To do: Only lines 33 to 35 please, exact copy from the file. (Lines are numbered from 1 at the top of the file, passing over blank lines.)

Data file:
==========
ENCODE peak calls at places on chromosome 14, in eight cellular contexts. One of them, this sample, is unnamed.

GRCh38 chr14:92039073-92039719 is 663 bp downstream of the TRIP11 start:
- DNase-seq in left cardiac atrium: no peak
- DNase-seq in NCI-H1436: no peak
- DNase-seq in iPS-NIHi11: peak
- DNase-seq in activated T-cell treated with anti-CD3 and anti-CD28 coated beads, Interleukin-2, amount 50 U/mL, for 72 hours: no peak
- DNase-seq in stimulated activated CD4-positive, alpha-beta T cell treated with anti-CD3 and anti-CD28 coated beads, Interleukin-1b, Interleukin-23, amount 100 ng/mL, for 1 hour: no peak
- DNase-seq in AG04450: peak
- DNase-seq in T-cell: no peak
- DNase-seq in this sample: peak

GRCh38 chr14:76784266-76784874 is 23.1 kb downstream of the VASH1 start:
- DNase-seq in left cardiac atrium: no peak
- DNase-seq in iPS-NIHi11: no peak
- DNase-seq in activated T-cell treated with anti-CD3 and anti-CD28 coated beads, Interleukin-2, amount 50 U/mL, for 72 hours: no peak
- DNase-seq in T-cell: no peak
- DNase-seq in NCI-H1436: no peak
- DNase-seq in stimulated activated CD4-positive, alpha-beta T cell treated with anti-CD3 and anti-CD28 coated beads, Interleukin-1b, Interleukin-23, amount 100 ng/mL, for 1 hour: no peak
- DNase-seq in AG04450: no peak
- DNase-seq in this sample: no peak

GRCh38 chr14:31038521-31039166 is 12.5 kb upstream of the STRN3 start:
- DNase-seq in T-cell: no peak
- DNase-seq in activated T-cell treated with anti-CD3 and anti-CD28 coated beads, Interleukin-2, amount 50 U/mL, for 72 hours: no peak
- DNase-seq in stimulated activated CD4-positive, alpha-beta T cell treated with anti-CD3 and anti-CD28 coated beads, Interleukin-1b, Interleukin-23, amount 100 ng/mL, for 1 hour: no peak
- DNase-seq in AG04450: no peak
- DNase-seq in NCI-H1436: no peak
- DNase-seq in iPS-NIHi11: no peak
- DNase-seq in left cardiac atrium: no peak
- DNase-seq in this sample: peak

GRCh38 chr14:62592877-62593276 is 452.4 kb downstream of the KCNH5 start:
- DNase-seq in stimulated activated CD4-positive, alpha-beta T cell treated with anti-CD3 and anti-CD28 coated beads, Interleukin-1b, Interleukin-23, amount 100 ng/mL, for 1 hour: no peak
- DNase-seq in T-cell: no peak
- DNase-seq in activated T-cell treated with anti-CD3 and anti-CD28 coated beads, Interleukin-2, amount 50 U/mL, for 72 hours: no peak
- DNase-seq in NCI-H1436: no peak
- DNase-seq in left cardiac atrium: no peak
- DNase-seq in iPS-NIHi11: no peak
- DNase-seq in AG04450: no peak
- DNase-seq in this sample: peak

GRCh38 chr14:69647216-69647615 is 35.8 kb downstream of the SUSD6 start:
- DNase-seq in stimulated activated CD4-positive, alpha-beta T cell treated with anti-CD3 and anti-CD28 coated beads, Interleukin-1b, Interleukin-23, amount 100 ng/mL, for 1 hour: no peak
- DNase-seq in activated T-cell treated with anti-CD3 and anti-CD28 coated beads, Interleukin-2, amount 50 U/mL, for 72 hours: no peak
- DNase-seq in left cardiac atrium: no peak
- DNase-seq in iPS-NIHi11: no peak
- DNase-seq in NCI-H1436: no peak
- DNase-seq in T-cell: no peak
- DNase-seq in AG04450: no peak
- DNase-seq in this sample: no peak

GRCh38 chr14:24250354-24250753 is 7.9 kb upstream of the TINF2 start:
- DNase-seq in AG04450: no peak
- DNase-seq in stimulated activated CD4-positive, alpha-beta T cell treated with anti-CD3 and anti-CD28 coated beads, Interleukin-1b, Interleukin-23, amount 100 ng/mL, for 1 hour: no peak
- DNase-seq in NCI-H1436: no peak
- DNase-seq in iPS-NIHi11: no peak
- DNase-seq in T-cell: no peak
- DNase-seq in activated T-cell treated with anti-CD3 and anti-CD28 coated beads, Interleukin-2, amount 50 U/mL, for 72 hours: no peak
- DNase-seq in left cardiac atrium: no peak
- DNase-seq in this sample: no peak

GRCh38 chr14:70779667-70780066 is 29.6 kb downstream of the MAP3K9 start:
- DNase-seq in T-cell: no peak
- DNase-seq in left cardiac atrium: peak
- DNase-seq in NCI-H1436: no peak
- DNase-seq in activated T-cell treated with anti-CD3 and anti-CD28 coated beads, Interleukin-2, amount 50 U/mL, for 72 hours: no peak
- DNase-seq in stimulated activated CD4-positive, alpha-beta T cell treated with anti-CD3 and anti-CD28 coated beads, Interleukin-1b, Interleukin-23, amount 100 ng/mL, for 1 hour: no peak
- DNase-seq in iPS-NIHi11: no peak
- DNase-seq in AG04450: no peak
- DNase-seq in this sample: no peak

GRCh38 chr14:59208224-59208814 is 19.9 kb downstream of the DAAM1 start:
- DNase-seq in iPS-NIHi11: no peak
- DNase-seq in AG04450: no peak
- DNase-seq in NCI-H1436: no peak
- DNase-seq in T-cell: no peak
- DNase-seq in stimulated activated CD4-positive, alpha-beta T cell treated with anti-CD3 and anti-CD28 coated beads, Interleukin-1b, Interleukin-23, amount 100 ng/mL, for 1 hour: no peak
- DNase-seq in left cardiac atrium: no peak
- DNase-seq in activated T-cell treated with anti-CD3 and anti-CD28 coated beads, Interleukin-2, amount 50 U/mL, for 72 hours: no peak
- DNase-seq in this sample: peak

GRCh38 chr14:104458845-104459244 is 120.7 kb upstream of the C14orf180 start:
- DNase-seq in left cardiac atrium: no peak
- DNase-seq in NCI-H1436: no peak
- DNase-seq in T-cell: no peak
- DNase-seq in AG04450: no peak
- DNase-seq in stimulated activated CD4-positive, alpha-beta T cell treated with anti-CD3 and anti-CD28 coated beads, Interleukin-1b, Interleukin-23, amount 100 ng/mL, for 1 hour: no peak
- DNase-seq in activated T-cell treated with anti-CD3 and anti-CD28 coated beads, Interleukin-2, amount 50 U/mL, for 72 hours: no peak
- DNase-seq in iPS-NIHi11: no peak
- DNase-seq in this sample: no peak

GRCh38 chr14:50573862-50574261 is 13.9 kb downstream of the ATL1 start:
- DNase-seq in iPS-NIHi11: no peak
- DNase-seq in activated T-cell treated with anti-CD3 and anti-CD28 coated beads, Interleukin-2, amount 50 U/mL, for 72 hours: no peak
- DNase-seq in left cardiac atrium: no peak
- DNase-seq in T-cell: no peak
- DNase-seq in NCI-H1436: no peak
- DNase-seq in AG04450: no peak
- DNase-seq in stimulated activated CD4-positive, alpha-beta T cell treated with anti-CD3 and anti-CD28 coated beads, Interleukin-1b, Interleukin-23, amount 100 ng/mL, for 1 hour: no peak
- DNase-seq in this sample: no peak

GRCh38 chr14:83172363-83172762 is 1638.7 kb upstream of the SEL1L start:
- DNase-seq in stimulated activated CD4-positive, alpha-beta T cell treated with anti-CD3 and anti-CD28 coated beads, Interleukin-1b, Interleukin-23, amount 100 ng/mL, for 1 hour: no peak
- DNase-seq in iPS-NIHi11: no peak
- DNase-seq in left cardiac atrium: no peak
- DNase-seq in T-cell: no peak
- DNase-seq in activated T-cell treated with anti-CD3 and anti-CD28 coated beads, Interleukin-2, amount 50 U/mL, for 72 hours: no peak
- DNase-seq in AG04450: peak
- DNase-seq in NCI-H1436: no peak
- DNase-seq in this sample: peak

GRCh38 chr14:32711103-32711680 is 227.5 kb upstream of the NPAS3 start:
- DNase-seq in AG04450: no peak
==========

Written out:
- DNase-seq in NCI-H1436: no peak
- DNase-seq in left cardiac atrium: no peak
- DNase-seq in iPS-NIHi11: no peak